anonymous asked:

Is it weird to forget that I'm autistic? I'm the same I've always been but the diagnosis is rather new and when I see posts that say don't reblog if you're allistic I immediately go welp I can't reblog--and then ten minutes later realize oh wait yes I can. That was a ramble and I dunno that it makes sense but is that weird?

Not at all! I didn’t know I was autistic until a year or two ago, and while I’ve always been autistic and it explains so much about me and my experiences, it was easy to forget that I was autistic right after initially discovering so!

That’s not weird, and eventually you will see yourself in a lot of posts about autistics and not think of yourself as allistic anymore, even if just for a minute or two.

hi hey hello this post has been made before but please try not to make fun of people for their autistic traits such as

• telling the same joke/ wanting to have the same conversation over and over again

• not having much coordination and having a tough time doing “easy” things like tying shoelaces

• having trouble understanding what you mean and needing lots of clarification

• needing things to be broken down into little steps

• having extremely high or extremely low empathy

• getting very attached to things like inanimate objects

there are a lot more but these are just ones i haven’t seen mentioned before!! feel free to add on if u think of anything else

Different types of allistics

The Autism Mom™: constantly talks about how hard it is to have an autistic kid, highkey abusive but gets away with it because her child is autistic, is fueled by people telling her how BRAVE she is to deal with an autistic child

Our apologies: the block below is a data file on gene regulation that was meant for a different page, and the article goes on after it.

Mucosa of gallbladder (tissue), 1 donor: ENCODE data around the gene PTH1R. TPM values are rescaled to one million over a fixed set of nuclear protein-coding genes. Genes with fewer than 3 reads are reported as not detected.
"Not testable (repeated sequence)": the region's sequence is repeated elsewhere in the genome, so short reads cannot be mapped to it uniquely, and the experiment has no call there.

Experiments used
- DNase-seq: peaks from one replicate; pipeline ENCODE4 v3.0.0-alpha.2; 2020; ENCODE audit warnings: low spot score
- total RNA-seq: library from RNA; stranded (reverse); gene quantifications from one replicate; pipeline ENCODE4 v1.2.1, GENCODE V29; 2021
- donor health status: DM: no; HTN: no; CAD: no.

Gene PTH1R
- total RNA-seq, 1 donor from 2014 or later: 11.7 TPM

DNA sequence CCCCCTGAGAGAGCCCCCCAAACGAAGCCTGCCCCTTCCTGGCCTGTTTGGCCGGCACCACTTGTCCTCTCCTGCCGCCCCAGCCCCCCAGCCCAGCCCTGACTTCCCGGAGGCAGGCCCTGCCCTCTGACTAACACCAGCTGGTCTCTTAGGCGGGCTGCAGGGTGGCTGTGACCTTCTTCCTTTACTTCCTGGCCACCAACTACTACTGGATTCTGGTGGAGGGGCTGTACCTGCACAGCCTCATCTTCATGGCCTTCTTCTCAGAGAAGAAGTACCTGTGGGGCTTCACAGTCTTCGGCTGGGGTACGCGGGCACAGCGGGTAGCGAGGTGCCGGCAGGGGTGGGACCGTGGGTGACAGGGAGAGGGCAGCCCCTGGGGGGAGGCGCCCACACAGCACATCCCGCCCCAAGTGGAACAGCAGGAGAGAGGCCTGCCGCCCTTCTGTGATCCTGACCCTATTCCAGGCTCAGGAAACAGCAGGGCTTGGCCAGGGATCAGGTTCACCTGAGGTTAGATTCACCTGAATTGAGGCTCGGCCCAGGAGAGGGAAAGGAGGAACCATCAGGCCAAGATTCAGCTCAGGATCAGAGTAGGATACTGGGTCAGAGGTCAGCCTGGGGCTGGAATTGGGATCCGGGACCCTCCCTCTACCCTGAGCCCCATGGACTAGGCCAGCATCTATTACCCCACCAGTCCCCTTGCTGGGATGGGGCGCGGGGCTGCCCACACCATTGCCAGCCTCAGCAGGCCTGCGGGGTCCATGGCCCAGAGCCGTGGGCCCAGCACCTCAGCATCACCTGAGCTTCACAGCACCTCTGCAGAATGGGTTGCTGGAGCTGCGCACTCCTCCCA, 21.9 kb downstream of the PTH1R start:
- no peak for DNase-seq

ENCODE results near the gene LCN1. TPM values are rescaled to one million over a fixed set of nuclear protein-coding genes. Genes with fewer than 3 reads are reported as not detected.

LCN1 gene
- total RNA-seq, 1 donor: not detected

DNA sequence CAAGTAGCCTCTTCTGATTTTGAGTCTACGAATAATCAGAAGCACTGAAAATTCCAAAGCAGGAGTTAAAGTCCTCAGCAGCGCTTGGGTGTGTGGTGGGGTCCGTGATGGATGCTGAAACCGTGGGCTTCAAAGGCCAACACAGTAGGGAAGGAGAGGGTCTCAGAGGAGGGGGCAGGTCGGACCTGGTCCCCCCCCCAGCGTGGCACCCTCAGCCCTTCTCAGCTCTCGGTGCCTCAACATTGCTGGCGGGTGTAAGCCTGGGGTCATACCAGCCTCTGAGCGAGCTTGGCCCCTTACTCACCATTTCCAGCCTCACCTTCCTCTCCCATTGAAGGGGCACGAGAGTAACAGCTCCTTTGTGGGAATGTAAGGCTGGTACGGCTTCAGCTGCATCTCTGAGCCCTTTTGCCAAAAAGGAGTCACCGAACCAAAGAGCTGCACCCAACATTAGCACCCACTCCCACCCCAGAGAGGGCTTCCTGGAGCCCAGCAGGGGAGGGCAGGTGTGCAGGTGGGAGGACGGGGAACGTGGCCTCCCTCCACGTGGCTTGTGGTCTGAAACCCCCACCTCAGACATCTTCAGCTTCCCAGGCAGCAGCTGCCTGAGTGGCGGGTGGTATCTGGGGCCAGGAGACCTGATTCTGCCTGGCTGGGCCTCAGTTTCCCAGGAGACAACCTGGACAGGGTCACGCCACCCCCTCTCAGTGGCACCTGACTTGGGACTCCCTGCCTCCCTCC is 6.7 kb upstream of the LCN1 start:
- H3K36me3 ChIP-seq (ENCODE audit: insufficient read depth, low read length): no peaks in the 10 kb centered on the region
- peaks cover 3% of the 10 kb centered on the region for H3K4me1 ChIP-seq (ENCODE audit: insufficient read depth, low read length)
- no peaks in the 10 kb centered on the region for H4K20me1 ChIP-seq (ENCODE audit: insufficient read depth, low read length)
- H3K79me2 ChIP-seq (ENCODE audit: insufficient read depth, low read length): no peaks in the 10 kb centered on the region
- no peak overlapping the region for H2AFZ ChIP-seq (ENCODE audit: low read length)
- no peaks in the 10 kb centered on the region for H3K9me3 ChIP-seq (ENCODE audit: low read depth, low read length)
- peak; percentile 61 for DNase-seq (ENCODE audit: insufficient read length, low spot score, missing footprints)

The Openly Ableist™: doesn’t try to hide their hatred of autistic people, used the R slur every other sentence, posts videos of autistic people having meltdowns to reddit for the Lolz

The Know It All™: has a friend who’s cousin is autistic nd somehow thinks this makes them an expert on autism/autistic issues

The Autism Savior™: helps out at one “special needs” program and suddenly believes they’re the best person in the world, that they are the most humble and selfless person to exist because they were in a room with an autistic person and weren’t actively abusive

The “Ally"™: says the support autistic people, actually just supports Autism $peaks, uses person first language, uses functioning labels, speaks over actually autistic people, gets angry when an autistic person asks them to make accommodations for them (usually also The Autism Savior™)

An Actual Ally: tries to listen to what autistic people are saying and not speak over them, happily helps autistics with sensory things and gets them what they need, haha lets be real this type doesnt exist lmaooo